Scout Knives and Lessons Learned

(Dennis Smith / For the Reporter-Herald)

I love a story about a good Boy Scout knife. My Camillus BSA Whittler was my first real knife, given to me by my father. Much like the author of this article: “Lasting love with a boyhood Scout knife,” my knife has grown with me over the years.

My old Whittler comes with tons of memories attached to it, and so does the author’s blade as he thinks back to childhood:

If you were lucky and got a homemade Valentine from that cute little red-haired girl in the third row, then whoo boy!, you floated on air for the rest of the week. But then you got over it and went back to ice fishing, sleigh riding, throwing snowballs at each other, or whittling stuff with your new Scout knife.

I don’t have any old Valentine cards from those days, nor the red-haired girl either, but I do still have my Scout knife, and it’s been as faithful a companion as my real-life Valentine of 53 years.

I’ve used it for thousand-different chores over the years ranging from whittling tent stakes to sharpening stick arrows, making sling shots and cane poles, skinning rabbits, cleaning fish, cutting rope, fixing leaders and making fuzz sticks to start camp fires. I’ve used it to punch holes in wood and leather, open cans, pop bottle tops, dig splinters out of my thumb, and tighten screws. I can’t imagine leaving home without one.

I’m sure many of us feel the same way, even if we are a disappearing breed, those of us that carry a knife daily.

I know this is a little late in the month to be talking about Valentine’s Day, but the author made a point I thought worth sharing:

I think pocket knives, B-B guns and such are vital to raising a boy or girl up proper-like, maybe more so today than ever.

Exposing kids to knives and guns at an early age and carefully supervising them in their safe and appropriate use is a healthy deterrent to misuse of those weapons…

More than that, it teaches responsibility and it teaches consequences.

My own mind goes back to when I was a Webelos and we were carving bars of soap in our weekly den meeting. It was here that I experienced my first knife related injury.

The bar of soap I brought in to carve was not really appropriate. I didn’t know that some bars are cakier and some are harder. Well, my bar of Zest was awfully hard and slick. While trying to force a cut, I managed to close my slipjoint onto my index finger, resulting in the need for stitches and a tatanus booster.

It was a lesson well learned. My finger is still misshapen from the incident and outside of one notable exception (on the same finger no less!), I’ve managed to avoid major knife injuries… it has made me a stickler for safe handling of sharpened tools. I’ve got my deformed index finger as a constant reminder.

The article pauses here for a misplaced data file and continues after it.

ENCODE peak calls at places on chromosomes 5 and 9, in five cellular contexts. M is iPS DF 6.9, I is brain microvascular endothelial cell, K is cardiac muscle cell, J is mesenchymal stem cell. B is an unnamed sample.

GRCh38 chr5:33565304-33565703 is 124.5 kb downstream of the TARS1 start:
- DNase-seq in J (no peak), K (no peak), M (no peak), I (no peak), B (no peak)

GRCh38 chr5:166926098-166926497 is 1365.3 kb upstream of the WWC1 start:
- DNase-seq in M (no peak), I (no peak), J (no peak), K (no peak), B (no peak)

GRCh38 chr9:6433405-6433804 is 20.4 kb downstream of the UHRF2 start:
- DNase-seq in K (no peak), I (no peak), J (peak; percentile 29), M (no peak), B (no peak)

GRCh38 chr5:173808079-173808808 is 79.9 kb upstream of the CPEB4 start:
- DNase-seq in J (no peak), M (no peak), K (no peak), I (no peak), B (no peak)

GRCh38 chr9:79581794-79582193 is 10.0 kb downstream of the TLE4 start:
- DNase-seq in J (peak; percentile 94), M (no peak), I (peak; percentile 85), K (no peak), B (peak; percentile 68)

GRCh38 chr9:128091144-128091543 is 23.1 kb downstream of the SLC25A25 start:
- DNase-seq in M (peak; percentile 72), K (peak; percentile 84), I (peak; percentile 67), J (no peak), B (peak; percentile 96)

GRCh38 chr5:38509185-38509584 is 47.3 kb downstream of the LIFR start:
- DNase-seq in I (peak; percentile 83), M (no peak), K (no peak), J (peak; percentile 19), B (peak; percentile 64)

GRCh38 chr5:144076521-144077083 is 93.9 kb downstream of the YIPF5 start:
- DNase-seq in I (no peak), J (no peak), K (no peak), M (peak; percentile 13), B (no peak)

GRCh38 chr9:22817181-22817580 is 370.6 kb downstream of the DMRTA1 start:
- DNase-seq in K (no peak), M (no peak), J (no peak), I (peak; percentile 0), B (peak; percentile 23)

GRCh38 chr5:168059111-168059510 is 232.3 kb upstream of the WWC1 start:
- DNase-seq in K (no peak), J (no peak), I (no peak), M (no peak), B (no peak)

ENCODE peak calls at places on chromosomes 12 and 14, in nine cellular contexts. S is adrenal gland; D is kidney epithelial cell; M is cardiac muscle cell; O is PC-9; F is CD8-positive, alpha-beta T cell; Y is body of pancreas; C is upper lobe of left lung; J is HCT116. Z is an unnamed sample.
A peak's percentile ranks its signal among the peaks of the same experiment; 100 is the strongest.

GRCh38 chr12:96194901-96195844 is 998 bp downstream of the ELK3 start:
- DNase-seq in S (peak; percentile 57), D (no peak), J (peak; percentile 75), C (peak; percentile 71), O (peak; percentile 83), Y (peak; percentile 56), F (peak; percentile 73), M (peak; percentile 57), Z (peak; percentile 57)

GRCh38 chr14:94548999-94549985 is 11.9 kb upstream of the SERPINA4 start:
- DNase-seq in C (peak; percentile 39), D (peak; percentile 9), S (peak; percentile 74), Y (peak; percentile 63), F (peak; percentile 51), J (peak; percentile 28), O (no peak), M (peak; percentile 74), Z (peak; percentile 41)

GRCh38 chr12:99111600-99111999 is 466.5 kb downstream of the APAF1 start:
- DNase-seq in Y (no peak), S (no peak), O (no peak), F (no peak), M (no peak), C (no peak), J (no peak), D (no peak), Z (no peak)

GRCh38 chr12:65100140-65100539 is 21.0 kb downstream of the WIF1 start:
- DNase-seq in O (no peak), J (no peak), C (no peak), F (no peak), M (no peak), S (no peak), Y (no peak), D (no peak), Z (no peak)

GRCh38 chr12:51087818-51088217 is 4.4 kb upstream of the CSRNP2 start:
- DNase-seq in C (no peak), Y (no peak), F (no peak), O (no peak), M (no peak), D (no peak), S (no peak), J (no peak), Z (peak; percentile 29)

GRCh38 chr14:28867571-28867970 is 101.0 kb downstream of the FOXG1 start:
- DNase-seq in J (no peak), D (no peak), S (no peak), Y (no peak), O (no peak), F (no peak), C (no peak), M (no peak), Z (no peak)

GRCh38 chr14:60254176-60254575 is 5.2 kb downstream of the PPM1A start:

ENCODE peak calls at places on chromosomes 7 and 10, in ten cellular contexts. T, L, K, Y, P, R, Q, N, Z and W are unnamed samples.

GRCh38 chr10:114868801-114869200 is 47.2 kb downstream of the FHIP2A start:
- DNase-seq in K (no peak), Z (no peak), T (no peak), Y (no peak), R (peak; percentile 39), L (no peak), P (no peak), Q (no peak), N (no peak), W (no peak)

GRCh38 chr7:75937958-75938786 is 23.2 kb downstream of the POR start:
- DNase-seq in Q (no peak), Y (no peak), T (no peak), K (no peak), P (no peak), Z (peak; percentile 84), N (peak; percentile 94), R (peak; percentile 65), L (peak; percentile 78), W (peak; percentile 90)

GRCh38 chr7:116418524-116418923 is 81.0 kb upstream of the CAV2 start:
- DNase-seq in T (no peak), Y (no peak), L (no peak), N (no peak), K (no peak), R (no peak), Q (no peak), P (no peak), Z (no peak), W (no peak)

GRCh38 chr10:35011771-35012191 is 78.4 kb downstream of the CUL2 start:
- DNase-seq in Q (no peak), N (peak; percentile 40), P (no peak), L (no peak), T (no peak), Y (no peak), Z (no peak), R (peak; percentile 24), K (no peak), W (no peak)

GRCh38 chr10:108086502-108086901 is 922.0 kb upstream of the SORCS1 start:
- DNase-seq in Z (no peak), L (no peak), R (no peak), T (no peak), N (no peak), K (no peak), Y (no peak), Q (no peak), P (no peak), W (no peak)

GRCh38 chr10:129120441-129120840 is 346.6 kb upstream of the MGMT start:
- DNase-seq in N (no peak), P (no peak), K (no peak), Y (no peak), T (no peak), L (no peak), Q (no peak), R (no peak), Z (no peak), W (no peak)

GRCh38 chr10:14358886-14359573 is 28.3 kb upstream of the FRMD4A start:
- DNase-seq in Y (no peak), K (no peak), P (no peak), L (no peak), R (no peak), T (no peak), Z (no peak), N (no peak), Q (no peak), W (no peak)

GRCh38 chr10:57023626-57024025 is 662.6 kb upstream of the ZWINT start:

I don’t know when kids are on the horizon for me, but I will absolutely be introducing them to knives when appropriate… maybe something with a locking blade though!


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  1. Sam L. says:

    All my Scout knife cuts were shallow. And 60+ years ago.

  2. justsaying says:

    My first knife was a folding Buck that I purchased myself as a early teen. Wore it proudly for a LONG time. It was followed by a wire-man’s utility knife. Unfortunately, I have neither today… 🙁

  3. Sam L. says:

    Linked at Instapundit at 4PM.

  4. Pyrthroes says:

    Nevermind pocketknives, reports are that most pre-teens in this sad day-and-age spend very little time outdoors. No exploring, hiking, self-reliant derring-do in “unsupervised” circumstances, meaning no opportunities for following where one’s curious if naive spirit leads.

    Absent any campfire expertise, technical-utilitarian instruction, we nonetheless lead an extraordinarily venturesome youth to thirty-something. Kids used to say, “Come on, dad” until I pulled out the old knockabout Youth Hostel cards, folded passports, exotic photos spanning —how you say?– our hitchhiker’s view of the galaxy.

    Fare forth when young: “The greatest poverty is not to live in the natural world.”

  5. Dave says:

    My first pocket knife was an official navy blue Cub Scout knife I received in 1969. I still have it around somewhere. The first thing I ever carved was a bar of Ivory soap. I carved it into the shape of a guitar. As a Cub Scout leader in the 1990s I had my den carve ivory soap. Many of the boys were afraid of their knife and didn’t want to use it.

  6. I never got major cuts, nicks now and then is all.

    I do think boys + knives need to + supervision though.

    Also I think slip lock knives are…sub-optimal for kids. A fixed or lockback is better and safer.

  7. Ricky says:

    My first knife was a Cub Scout knife. I was carving out a canoe and cut my middle finger on my left hand when the blade closed and cut me. I still have the scar to remind me of what happened, but it also reminds me to be careful and pay attention to what I am doing when I have a knife in my hands now.

  8. mike in cinci says:

    Sad, but most Boy Scout Councils have severely limited BB and archery days over the past several years.

    I keep waiting for the whittling chip to go away, ‘for safety.’

  9. Bob Sweeney says:

    My first knife was from my father. It was a small Case knife that I could not wait to take to school for show & tell.It was only one of many over the years I received. My favorite was my first BSA knife until my grandchildren gave me a small Buck knife which is now my favorite.

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Scout Knives and Lessons Learned

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